How do psychologists ask and answer questions? Intro to Research ★ Differentiate types of research with regard to purpose, strengths, & weaknesses ■Why use each of the research methods? ★ Describe how research design drives the reasonable conclusions that can be drawn ■How can each research method best drive the conclusions based on their results?
Scientific Method 1.Observe some aspect of the universe. Formulate a question. 2.Invent a theory (hypothesis) that is consistent with what you have observed. 3.Use the theory to make predictions. 4.Test those predictions by experiments or further observations. 5.Modify the theory in the light of your results. 6.Go to step 3, if necessary. 7.Draw conclusions. 8.Report your results.
Pre-Research Psychologists must: – Come up with a hypothesis and asking a specific question – Look for evidence and data – Select a sample: small group out of total population Representative of population Random Stratified
Sampling Identify the population you want to study The sample must be representative of the population you want to study RANDOM SAMPLE Every 20 names on a list Stratified Sampling Strategically choosing people to make sure it is representative
Types of Descriptive Research 1.The Case Study 2.The Survey 3.Naturalistic Observation
Descriptive Research: 1. The Case Study 1 person, group (or situation) is observed in depth. A case study is an intensive analysis or research of an individual unit (e.g., a person, group, or event) stressing developmental factors in relation to context. Ex. Phinaes Gage In a case study, nearly every aspect of the subject's life and history is analyzed to seek patterns and causes for behavior. The hope is that learning gained from studying one case can be generalized to many others. Unfortunately, case studies tend to be highly subjective and it is difficult to generalize results to a larger population.
Descriptive Research: 2. The Survey Method A technique for ascertaining the self-reported attitudes, opinions or behaviors of people usually by questioning a representative, random sample of people. You give a survey when you want to know how people “feel.” Use Interview, mail, phone, Internet etc… Cheap, anonymous, diverse population, & easy to get random sampling (a sampling that represents your population you want to study).
Descriptive Research: 3. Naturalistic Observation Observing and recording behavior in natural environment. No control or interaction - just observation. Students often confuse naturalistic observation with field experiments. Both involve doing research out in the world. However, N.O. does not impact the behavior of the participants. What are the benefits and detriments of Naturalistic Observation?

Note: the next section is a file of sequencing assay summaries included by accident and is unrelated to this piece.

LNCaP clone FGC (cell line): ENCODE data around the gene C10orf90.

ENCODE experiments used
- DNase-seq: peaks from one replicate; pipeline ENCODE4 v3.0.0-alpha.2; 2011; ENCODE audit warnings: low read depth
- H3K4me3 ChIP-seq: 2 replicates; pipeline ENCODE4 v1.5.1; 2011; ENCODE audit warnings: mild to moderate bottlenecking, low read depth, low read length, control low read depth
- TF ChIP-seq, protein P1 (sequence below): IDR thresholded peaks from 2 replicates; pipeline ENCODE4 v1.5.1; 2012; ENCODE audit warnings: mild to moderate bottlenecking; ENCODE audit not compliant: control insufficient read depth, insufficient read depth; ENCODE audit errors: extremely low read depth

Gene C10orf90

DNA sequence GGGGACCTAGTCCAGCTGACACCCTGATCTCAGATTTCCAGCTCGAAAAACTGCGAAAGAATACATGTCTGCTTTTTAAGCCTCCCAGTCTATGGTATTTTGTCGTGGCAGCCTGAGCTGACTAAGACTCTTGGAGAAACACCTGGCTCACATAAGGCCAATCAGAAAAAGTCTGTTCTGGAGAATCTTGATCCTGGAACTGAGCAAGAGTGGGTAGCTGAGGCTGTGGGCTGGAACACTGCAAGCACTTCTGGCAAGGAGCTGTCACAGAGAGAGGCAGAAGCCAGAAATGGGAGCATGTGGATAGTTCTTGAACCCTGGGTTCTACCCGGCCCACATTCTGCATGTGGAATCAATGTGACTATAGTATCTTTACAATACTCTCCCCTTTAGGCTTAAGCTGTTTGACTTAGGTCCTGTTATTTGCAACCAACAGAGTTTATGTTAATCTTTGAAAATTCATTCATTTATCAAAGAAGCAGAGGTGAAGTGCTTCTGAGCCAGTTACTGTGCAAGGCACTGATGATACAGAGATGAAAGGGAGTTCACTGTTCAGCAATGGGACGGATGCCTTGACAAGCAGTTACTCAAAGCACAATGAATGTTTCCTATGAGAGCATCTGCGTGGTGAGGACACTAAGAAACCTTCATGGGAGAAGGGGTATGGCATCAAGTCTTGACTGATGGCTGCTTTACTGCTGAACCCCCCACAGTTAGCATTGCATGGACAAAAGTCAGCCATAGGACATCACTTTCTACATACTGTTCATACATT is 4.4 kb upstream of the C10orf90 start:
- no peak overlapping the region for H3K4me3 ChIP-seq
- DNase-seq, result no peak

Examples of Naturalistic Observation The goal: get a realistic & rich picture of the participants’ behavior. To that end, control is sacrificed. Jane Goodall’s work at Gombe Stream National Park in Tanzania for 40 years is an example of N.O. By observing chimpanzee behavior she was able to attain a deeper understanding than any human had previously. However, some of very strict scientific protocol were not always used. Goodall was not a natural scientist. Her insights though did lead to an understanding that chimps have personalities, use tools, are not vegetarians, and can behave in a VERY aggressive manner. Pictured to the right: (Top) Jane Goodall at the Houston Zoo in 2012.
Longitudinal Study Study groups of people over long periods of time for changes in behaviors (over months, years, decades) – Ex. Development of a child…”Genie” or effects on the brain/body in determining how old a person should be legally able to consume alcohol.
Cross-Sectional Study How different age groups view same behavior – Study is conducted simultaneously What does simultaneously mean? Ex. Music preferences You guys vs. adults
Correlational Research ★ The measure of the relationship between two items or variables. ★ Does NOT say that one variable causes another. POSITIVE CORRELATION - 2 variables that increase together or decrease together. Example: The number of gallons of gas pumped is positively correlated to the amount spent on gas. GALLONS OF GAS $ ON GAS NEGATIVE CORRELATION - Variables move in opposite directions Example: Miles traveled is negatively correlated to the amount of gas left in your tank. MILES TRAVELED GAS IN TANK
Measured using a correlation coefficient. A statistical measure of the extent to which two factors relate to one another. Positive orNegative? Negative!
Correlation Coefficient + or - ? Positive or Negative? Positive!
Correlational Research There is a positive correlation between ice cream and murder rates. What might account for this correlation? Does that mean that ice cream causes murder?
Experimental Research Explores cause & effect relationships. Famous experiments in Psych: ★ Pavlov’s salivating dogs ★ Milgram’s obedience study Experiments are the only research method that isolates cause and effect! Like other sciences, experimentation forms the backbone of research in psychology.
Experimental Terminology Independent Variable - IV: factor that is manipulated Dependent Variable - DV: factor that is measured Experimental Group: Group exposed to IV Control Group: Group not exposed to IV
So What Now? So I perform a study and what I find is concrete and final? Psychologists do not fully accept results of research until the research has been duplicated by someone else. But Why? Studies can have hidden flaws
Other Things to Remember... ETHICS! – The American Association of Psychology published a set of ethics regarding the collection, storage, and use of psychological data Both for humans and animals.